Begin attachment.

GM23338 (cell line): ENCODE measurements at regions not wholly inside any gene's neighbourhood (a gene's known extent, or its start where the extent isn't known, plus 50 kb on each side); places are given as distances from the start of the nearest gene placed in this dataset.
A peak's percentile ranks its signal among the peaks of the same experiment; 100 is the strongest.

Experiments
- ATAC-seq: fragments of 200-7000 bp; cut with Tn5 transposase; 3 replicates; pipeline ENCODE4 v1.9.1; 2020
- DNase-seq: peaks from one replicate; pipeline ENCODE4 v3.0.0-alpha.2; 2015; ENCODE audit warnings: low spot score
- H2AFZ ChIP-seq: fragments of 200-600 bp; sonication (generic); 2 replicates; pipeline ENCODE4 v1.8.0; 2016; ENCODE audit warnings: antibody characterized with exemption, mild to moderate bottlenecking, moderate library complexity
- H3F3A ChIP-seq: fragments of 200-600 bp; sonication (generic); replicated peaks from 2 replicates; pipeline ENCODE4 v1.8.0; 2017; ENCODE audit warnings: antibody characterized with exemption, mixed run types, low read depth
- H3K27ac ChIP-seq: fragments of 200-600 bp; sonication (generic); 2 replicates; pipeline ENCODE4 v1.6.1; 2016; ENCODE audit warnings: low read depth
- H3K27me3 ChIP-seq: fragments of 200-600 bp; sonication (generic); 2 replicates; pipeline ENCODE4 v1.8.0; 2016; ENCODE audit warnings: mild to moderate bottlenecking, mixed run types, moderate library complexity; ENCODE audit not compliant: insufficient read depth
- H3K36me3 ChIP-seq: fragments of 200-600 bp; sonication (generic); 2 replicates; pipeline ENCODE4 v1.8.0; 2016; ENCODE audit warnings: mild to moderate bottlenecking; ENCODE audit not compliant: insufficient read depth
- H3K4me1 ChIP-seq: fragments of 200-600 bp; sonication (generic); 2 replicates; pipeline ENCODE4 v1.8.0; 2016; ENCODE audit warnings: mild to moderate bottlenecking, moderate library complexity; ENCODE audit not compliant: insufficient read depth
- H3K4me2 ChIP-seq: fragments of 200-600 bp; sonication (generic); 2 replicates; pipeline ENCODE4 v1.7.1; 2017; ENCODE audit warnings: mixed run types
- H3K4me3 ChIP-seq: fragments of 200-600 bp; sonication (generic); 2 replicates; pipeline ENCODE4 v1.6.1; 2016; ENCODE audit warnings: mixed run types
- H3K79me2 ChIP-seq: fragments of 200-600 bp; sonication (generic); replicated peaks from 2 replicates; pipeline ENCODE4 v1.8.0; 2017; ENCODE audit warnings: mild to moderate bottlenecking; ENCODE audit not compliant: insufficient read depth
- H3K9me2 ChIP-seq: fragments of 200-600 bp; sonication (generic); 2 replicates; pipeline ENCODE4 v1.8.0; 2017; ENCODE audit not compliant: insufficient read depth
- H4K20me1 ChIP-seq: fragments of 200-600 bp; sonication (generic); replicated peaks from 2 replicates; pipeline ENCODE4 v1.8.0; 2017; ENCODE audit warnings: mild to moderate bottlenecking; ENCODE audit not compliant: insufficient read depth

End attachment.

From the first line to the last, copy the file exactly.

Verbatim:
GM23338 (cell line): ENCODE measurements at regions not wholly inside any gene's neighbourhood (a gene's known extent, or its start where the extent isn't known, plus 50 kb on each side); places are given as distances from the start of the nearest gene placed in this dataset.
A peak's percentile ranks its signal among the peaks of the same experiment; 100 is the strongest.

Experiments
- ATAC-seq: fragments of 200-7000 bp; cut with Tn5 transposase; 3 replicates; pipeline ENCODE4 v1.9.1; 2020
- DNase-seq: peaks from one replicate; pipeline ENCODE4 v3.0.0-alpha.2; 2015; ENCODE audit warnings: low spot score
- H2AFZ ChIP-seq: fragments of 200-600 bp; sonication (generic); 2 replicates; pipeline ENCODE4 v1.8.0; 2016; ENCODE audit warnings: antibody characterized with exemption, mild to moderate bottlenecking, moderate library complexity
- H3F3A ChIP-seq: fragments of 200-600 bp; sonication (generic); replicated peaks from 2 replicates; pipeline ENCODE4 v1.8.0; 2017; ENCODE audit warnings: antibody characterized with exemption, mixed run types, low read depth
- H3K27ac ChIP-seq: fragments of 200-600 bp; sonication (generic); 2 replicates; pipeline ENCODE4 v1.6.1; 2016; ENCODE audit warnings: low read depth
- H3K27me3 ChIP-seq: fragments of 200-600 bp; sonication (generic); 2 replicates; pipeline ENCODE4 v1.8.0; 2016; ENCODE audit warnings: mild to moderate bottlenecking, mixed run types, moderate library complexity; ENCODE audit not compliant: insufficient read depth
- H3K36me3 ChIP-seq: fragments of 200-600 bp; sonication (generic); 2 replicates; pipeline ENCODE4 v1.8.0; 2016; ENCODE audit warnings: mild to moderate bottlenecking; ENCODE audit not compliant: insufficient read depth
- H3K4me1 ChIP-seq: fragments of 200-600 bp; sonication (generic); 2 replicates; pipeline ENCODE4 v1.8.0; 2016; ENCODE audit warnings: mild to moderate bottlenecking, moderate library complexity; ENCODE audit not compliant: insufficient read depth
- H3K4me2 ChIP-seq: fragments of 200-600 bp; sonication (generic); 2 replicates; pipeline ENCODE4 v1.7.1; 2017; ENCODE audit warnings: mixed run types
- H3K4me3 ChIP-seq: fragments of 200-600 bp; sonication (generic); 2 replicates; pipeline ENCODE4 v1.6.1; 2016; ENCODE audit warnings: mixed run types
- H3K79me2 ChIP-seq: fragments of 200-600 bp; sonication (generic); replicated peaks from 2 replicates; pipeline ENCODE4 v1.8.0; 2017; ENCODE audit warnings: mild to moderate bottlenecking; ENCODE audit not compliant: insufficient read depth
- H3K9me2 ChIP-seq: fragments of 200-600 bp; sonication (generic); 2 replicates; pipeline ENCODE4 v1.8.0; 2017; ENCODE audit not compliant: insufficient read depth
- H4K20me1 ChIP-seq: fragments of 200-600 bp; sonication (generic); replicated peaks from 2 replicates; pipeline ENCODE4 v1.8.0; 2017; ENCODE audit warnings: mild to moderate bottlenecking; ENCODE audit not compliant: insufficient read depth